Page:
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My books can be purchased as e-books for only $1.99. If interested, just click here: Books.
Match Play is a golf/suspense novel. Dust of Autumn is a bloody one set in upstate New York. Prairie View is set in South Dakota, with a final scene atop Rattlesnake Butte. Life in the Arbor is a children's book about Rollie Rabbit and his friends (on about a fourth grade level). The Black Widow involves an elaborate extortion scheme. Doggy-Dog World is my memoir. And ES3 is a description of my method for examining English sentence structure.
In case anyone is interested in any of my past posts, an archive list can be found at the bottom of this page.
My newest novel, Happy Valley, can be found here.

Friday, September 9

Euthanasia

Okay, I’m going to rant a little. Everyone needs a little rant time now and then.

We now have another situation that raises the question: Who has the right to die and who has the legal right to deny death? Jerika Bolen, a 14-year-old Wisconsinite, has spinal muscular atrophy type 2, a condition that allows only partial head and arm movement, and she’s been this way for all fourteen of her years, along with pain levels she describes as about seven on a one-to-ten scale on a good day, higher on a bad day. She want to have removed the ventilator that does most of her breathing for her. She wants to die. But because she’s only fourteen, those groups that oppose Right-to-Die wishes say she’s too young to make such a decision. Where is the morality in denying her right to die? Extraordinary measures have been used for fourteen years to keep her alive. But is what she has “living?” She doesn’t think so. Her parents don’t think so. Why should the courts or Right-to-Die opponents reserve the right to deny her wishes? Do too many of us today regard life as so sacred we must preserve it no matter how awful, how painful, how miserable that life is? Was Karen Quinlan’s “life” as a vegetable worth all the efforts to keep her body alive with a comatose brain? Did Brittany Maynard have the right to die instead of waiting the six months for a brain tumor to kill her painfully? Should Aruna Shanbaug, a Mumbai nurse, a victim in 1973 of a brutal beating and rape that left her brain-dead and vegetative, have been kept alive by extraordinary measures for four years? Is that humane, is that the only moral answer? Euthanasia means “good death,” and I certainly believe that some deaths are better than others.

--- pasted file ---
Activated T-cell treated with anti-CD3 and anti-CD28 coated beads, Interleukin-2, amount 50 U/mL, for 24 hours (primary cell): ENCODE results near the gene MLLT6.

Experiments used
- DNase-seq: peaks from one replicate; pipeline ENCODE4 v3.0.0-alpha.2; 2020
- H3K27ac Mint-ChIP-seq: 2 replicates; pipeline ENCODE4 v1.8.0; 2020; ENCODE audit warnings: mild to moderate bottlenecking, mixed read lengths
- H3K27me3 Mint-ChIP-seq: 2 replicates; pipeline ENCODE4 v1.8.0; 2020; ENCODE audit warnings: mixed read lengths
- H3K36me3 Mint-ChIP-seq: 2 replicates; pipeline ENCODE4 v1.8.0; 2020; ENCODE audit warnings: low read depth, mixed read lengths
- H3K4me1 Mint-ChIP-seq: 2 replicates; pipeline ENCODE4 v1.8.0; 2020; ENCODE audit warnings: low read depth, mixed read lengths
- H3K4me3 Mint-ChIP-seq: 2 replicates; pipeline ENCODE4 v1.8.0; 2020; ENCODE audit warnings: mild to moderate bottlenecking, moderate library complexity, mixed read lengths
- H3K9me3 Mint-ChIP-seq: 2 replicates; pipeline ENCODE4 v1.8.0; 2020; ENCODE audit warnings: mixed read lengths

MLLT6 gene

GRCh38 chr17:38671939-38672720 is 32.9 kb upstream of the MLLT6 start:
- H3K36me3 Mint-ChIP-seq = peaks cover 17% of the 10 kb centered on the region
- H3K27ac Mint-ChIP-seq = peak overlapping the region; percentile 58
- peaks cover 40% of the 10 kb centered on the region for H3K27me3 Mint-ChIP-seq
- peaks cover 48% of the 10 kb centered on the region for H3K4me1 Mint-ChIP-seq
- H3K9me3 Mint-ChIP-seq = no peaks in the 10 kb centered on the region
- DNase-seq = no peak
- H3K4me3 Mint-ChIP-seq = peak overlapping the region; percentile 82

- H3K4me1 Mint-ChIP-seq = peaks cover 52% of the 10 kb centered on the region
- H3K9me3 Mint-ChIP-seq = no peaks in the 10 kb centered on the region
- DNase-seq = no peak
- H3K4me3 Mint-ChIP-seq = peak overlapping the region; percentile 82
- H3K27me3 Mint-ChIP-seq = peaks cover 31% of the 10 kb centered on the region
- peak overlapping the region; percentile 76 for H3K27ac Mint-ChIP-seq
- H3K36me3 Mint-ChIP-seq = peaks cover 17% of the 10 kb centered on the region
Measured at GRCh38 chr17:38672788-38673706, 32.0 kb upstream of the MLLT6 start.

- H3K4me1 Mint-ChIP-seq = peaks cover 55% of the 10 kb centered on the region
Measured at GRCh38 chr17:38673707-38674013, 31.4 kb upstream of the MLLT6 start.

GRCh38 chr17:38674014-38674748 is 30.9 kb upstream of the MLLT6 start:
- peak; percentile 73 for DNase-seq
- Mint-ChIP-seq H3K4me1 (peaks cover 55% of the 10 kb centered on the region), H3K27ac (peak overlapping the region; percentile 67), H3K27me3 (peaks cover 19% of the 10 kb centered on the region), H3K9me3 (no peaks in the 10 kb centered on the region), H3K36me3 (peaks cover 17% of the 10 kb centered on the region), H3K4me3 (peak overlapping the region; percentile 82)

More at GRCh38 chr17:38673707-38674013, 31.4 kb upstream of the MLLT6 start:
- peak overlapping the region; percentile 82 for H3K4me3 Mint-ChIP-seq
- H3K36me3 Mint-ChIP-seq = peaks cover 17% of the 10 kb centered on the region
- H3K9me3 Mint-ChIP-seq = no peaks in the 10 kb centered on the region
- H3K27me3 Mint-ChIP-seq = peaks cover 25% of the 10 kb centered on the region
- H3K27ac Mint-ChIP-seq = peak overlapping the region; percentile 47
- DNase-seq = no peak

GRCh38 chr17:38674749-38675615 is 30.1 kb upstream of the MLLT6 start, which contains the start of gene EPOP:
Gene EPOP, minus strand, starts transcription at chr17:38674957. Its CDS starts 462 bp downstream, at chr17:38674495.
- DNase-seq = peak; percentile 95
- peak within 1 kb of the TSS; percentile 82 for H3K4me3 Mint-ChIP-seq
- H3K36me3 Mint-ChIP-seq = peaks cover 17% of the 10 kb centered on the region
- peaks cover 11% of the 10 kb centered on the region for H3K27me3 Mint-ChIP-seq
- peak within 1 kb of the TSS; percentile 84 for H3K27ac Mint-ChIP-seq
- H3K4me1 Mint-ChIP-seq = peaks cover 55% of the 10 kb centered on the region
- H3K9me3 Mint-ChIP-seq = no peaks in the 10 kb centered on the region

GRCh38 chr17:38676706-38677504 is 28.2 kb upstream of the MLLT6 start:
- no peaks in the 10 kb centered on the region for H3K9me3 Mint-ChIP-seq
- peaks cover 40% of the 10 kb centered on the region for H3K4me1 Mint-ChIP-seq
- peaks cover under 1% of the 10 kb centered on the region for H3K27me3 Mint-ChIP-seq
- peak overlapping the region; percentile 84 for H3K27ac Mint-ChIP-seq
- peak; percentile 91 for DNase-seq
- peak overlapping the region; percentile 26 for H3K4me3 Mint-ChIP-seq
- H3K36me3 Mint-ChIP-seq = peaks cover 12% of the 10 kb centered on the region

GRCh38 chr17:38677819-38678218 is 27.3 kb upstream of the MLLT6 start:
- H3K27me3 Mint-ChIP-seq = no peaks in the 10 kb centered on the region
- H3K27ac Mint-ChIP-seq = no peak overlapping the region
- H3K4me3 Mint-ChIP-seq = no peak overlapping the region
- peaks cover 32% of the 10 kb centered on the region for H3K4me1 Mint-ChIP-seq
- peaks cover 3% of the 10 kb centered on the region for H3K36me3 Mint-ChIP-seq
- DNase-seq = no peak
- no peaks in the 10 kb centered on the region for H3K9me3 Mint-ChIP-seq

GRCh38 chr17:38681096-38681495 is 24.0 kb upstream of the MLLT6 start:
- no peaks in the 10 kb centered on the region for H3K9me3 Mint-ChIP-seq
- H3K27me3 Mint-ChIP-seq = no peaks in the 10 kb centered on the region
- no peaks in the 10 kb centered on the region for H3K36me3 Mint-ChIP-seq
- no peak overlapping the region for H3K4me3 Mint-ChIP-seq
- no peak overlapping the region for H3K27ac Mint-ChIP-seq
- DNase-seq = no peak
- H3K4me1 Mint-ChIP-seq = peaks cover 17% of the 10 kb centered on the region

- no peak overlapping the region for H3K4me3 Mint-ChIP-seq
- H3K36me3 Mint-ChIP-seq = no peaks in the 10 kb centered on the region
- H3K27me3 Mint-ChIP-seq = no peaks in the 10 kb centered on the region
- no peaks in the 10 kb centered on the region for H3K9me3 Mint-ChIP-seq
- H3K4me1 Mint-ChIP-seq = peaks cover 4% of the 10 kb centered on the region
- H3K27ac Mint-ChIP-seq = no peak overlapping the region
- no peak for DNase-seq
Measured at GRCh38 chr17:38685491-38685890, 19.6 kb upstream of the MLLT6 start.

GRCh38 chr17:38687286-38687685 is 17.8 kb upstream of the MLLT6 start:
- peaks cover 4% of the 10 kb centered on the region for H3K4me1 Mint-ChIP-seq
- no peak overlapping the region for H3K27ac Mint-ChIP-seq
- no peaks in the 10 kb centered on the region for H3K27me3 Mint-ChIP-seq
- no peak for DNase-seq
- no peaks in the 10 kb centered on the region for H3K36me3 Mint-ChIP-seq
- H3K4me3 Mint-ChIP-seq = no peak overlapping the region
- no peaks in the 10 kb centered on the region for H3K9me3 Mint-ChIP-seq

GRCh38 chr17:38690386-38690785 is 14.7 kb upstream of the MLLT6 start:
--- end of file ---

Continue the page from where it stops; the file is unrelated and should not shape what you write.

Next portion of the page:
We seem to living in a time when part of the world’s population is still looking backwards instead of forwards, when part of us is still clinging to ideas about life and death that are no longer valid. Part of us see the dangers of overpopulation and some apparently ignore it. We now have seven billion people on earth, with that number growing much too rapidly. And yet part of the world goes on breeding like rabbits because some religions and religious leaders say it’s God’s wish that we go forth and multiply. That may have been valid back when mankind was still struggling to maintain its grip on a hostile world. But not now. The anti-abortionists and Right-to-Lifers think that all fetuses from the moment of conception are sacred and must be allowed to live even when it’s medically shown that the fetus will be born with severe physical and/or mental defects. Are the tiny-headed, micro-cephalic Zika babies better off alive than dead? I don’t think so.

Too much of today’s religion is a backward instead of a forward look. The Jihadist terror groups would have all infidels dead, and would invoke on all people a return to the patriarchal social values that date back more than three centuries. The Catholic Church still insists on archaic sexual practices. The Bible Belt Creationists refuse to accept the obvious scientific proof that the earth is almost five billion years old, that man evolved from the sea, taking a parallel evolutionary path from apes and monkeys but still related to them.

We’re on the brink of a positive and a negative future, a fearful or a joyful future. The growth of Man’s knowledge is staggering compared to our continued ignorance. We’re right on the brink of possible immortality, of Star Trek voyages to other parts of the universe, of artificial intelligence that could solve the world’s hunger and need for water and energy sources, of other directions we can only dream about. But we’re also confronted by the world’s terrorist groups, by disease and hunger in the world, by weapons that could destroy the earth and all mankind.

So, which way will we go, good or bad? Will we step across that yawning brink to the positive side or will we fall into the pit of despair? I believe in the goodness of man and think we’ll make it to the good side.

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Any comments? Write me at jertrav33@aol.com